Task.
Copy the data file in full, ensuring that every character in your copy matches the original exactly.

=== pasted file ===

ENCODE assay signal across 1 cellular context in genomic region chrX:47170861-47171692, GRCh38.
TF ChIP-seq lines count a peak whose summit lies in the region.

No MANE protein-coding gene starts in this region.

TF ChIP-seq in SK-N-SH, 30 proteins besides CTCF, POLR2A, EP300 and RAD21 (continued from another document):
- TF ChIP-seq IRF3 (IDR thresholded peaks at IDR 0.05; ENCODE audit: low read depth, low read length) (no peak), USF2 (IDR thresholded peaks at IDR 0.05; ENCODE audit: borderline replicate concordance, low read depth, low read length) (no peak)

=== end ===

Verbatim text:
ENCODE assay signal across 1 cellular context in genomic region chrX:47170861-47171692, GRCh38.
TF ChIP-seq lines count a peak whose summit lies in the region.

No MANE protein-coding gene starts in this region.

TF ChIP-seq in SK-N-SH, 30 proteins besides CTCF, POLR2A, EP300 and RAD21 (continued from another document):
- TF ChIP-seq IRF3 (IDR thresholded peaks at IDR 0.05; ENCODE audit: low read depth, low read length) (no peak), USF2 (IDR thresholded peaks at IDR 0.05; ENCODE audit: borderline replicate concordance, low read depth, low read length) (no peak)